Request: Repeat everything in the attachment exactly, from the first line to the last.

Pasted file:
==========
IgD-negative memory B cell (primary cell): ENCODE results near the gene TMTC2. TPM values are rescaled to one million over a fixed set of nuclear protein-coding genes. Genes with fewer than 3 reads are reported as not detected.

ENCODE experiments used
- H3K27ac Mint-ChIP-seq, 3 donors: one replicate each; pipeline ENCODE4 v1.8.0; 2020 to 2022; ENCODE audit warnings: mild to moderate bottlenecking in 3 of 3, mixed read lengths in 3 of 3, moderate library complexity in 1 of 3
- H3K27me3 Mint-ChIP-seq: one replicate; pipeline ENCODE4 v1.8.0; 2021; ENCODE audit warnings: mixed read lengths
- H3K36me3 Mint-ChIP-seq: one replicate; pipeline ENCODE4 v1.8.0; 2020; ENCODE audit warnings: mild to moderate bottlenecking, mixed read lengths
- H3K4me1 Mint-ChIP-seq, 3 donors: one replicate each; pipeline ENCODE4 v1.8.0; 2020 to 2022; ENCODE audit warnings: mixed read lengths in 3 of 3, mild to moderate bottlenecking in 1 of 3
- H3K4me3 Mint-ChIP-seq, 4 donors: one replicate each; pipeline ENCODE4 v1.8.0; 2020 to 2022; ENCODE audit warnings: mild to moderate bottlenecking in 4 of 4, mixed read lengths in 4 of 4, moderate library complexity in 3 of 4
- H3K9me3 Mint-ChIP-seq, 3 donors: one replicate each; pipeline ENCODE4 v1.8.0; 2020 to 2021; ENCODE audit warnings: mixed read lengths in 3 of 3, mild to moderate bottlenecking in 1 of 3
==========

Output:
IgD-negative memory B cell (primary cell): ENCODE results near the gene TMTC2. TPM values are rescaled to one million over a fixed set of nuclear protein-coding genes. Genes with fewer than 3 reads are reported as not detected.

ENCODE experiments used
- H3K27ac Mint-ChIP-seq, 3 donors: one replicate each; pipeline ENCODE4 v1.8.0; 2020 to 2022; ENCODE audit warnings: mild to moderate bottlenecking in 3 of 3, mixed read lengths in 3 of 3, moderate library complexity in 1 of 3
- H3K27me3 Mint-ChIP-seq: one replicate; pipeline ENCODE4 v1.8.0; 2021; ENCODE audit warnings: mixed read lengths
- H3K36me3 Mint-ChIP-seq: one replicate; pipeline ENCODE4 v1.8.0; 2020; ENCODE audit warnings: mild to moderate bottlenecking, mixed read lengths
- H3K4me1 Mint-ChIP-seq, 3 donors: one replicate each; pipeline ENCODE4 v1.8.0; 2020 to 2022; ENCODE audit warnings: mixed read lengths in 3 of 3, mild to moderate bottlenecking in 1 of 3
- H3K4me3 Mint-ChIP-seq, 4 donors: one replicate each; pipeline ENCODE4 v1.8.0; 2020 to 2022; ENCODE audit warnings: mild to moderate bottlenecking in 4 of 4, mixed read lengths in 4 of 4, moderate library complexity in 3 of 4
- H3K9me3 Mint-ChIP-seq, 3 donors: one replicate each; pipeline ENCODE4 v1.8.0; 2020 to 2021; ENCODE audit warnings: mixed read lengths in 3 of 3, mild to moderate bottlenecking in 1 of 3